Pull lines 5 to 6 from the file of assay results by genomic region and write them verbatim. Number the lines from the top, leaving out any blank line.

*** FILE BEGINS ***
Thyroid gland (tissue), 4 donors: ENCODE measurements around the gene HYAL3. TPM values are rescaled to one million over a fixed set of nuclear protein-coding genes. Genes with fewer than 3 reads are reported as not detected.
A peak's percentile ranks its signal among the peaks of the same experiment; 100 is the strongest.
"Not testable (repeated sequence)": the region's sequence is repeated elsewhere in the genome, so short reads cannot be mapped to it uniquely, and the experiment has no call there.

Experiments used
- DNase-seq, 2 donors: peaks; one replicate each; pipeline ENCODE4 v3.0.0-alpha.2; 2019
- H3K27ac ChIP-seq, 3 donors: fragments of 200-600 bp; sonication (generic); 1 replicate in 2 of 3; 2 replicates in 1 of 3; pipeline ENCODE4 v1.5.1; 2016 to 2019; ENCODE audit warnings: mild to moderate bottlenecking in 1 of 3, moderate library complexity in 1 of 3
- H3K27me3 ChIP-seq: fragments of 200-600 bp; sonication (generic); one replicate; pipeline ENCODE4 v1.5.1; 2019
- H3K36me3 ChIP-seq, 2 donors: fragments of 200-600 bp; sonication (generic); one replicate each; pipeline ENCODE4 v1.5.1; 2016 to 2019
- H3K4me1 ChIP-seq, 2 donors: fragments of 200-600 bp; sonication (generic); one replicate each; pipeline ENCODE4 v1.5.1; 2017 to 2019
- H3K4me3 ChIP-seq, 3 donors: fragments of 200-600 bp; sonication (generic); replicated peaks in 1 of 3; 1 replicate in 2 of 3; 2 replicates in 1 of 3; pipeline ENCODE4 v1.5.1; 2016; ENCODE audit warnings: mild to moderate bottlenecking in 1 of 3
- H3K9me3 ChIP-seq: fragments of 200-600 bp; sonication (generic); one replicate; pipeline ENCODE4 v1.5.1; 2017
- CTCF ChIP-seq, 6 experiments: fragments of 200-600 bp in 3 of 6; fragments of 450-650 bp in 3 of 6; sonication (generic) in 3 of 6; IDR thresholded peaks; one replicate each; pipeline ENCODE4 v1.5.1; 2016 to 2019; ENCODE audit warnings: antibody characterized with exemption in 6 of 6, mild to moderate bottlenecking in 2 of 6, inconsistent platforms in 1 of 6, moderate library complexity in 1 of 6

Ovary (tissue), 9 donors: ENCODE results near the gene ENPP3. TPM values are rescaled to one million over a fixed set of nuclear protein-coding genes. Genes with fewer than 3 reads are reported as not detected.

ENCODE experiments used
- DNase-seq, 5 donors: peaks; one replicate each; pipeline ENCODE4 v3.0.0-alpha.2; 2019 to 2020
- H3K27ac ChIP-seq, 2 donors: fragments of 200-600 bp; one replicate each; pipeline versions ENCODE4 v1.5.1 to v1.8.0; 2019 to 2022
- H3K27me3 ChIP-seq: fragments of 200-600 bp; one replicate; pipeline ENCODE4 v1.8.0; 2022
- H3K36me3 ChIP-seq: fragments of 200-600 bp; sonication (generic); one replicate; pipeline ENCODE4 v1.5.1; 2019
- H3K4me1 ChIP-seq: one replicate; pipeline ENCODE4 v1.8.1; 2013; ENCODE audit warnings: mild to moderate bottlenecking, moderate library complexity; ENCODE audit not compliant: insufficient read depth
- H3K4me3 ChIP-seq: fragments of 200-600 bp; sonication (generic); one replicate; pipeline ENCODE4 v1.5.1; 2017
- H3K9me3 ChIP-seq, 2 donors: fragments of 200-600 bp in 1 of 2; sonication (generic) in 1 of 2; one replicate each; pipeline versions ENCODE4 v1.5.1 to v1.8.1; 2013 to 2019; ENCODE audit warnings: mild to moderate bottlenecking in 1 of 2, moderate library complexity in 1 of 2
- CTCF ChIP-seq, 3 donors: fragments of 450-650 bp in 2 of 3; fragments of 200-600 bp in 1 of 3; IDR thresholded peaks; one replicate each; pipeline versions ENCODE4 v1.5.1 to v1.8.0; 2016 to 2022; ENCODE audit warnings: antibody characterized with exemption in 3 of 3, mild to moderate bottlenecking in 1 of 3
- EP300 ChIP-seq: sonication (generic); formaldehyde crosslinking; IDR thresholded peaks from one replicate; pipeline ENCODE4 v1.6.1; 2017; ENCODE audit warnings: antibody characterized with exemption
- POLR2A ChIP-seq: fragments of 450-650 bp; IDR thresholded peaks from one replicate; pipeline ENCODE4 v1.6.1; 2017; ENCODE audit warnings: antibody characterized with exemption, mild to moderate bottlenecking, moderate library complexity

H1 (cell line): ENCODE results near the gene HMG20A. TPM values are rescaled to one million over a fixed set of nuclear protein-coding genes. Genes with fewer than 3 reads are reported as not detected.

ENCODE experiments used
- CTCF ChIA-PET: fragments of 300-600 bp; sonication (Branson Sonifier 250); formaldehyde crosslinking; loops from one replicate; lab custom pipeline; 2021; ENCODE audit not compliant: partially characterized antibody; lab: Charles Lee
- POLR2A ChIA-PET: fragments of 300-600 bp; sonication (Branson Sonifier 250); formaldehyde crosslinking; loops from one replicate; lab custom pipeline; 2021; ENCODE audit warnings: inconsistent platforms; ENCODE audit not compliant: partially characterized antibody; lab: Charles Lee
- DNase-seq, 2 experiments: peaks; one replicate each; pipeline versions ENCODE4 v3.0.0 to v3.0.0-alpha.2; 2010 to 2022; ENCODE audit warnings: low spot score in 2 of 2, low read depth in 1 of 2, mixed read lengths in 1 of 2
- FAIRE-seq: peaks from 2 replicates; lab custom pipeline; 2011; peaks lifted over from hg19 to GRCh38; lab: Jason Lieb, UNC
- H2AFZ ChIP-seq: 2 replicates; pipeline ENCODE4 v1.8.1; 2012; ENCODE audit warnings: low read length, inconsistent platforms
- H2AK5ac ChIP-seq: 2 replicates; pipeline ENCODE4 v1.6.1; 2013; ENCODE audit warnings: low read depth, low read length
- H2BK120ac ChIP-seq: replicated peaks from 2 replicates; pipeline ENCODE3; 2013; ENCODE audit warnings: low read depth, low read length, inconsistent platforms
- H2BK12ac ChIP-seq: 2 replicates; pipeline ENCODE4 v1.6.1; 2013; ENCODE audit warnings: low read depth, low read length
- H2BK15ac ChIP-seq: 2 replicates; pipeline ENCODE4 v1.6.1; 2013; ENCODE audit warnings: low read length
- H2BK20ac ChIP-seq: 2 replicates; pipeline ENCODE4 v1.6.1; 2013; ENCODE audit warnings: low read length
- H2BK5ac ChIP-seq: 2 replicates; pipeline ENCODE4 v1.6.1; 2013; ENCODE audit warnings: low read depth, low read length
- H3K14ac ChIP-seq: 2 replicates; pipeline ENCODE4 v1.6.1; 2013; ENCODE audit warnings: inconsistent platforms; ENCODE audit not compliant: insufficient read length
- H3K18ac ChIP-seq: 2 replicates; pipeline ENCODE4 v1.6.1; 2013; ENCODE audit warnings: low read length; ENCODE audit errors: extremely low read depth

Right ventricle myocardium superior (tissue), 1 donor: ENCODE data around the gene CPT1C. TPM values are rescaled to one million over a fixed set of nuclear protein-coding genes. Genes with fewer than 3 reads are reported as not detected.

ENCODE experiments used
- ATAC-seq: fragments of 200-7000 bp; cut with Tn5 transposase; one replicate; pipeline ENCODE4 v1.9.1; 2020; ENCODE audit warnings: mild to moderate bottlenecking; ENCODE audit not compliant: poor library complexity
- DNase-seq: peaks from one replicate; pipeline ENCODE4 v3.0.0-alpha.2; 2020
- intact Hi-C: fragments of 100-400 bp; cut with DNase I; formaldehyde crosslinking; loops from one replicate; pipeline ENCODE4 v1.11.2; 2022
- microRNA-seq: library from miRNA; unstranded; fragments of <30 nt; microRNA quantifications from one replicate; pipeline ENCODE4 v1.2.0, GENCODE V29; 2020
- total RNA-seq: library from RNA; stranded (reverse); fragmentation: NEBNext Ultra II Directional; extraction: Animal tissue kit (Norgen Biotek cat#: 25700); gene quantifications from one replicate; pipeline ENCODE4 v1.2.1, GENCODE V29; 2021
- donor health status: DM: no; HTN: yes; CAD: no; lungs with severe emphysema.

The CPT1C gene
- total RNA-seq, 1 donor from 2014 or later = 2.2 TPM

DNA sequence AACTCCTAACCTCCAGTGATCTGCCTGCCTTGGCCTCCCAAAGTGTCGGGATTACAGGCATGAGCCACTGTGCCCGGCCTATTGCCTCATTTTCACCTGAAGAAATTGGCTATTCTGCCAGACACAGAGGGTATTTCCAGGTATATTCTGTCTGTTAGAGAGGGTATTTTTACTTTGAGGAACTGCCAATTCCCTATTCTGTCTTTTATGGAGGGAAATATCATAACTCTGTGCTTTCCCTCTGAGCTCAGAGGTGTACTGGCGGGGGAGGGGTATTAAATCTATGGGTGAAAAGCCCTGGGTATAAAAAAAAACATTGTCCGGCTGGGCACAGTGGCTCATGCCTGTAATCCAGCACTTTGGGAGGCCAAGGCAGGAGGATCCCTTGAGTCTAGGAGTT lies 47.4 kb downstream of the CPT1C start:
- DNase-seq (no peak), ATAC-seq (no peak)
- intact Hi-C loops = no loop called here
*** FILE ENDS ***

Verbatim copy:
- DNase-seq, 2 donors: peaks; one replicate each; pipeline ENCODE4 v3.0.0-alpha.2; 2019
- H3K27ac ChIP-seq, 3 donors: fragments of 200-600 bp; sonication (generic); 1 replicate in 2 of 3; 2 replicates in 1 of 3; pipeline ENCODE4 v1.5.1; 2016 to 2019; ENCODE audit warnings: mild to moderate bottlenecking in 1 of 3, moderate library complexity in 1 of 3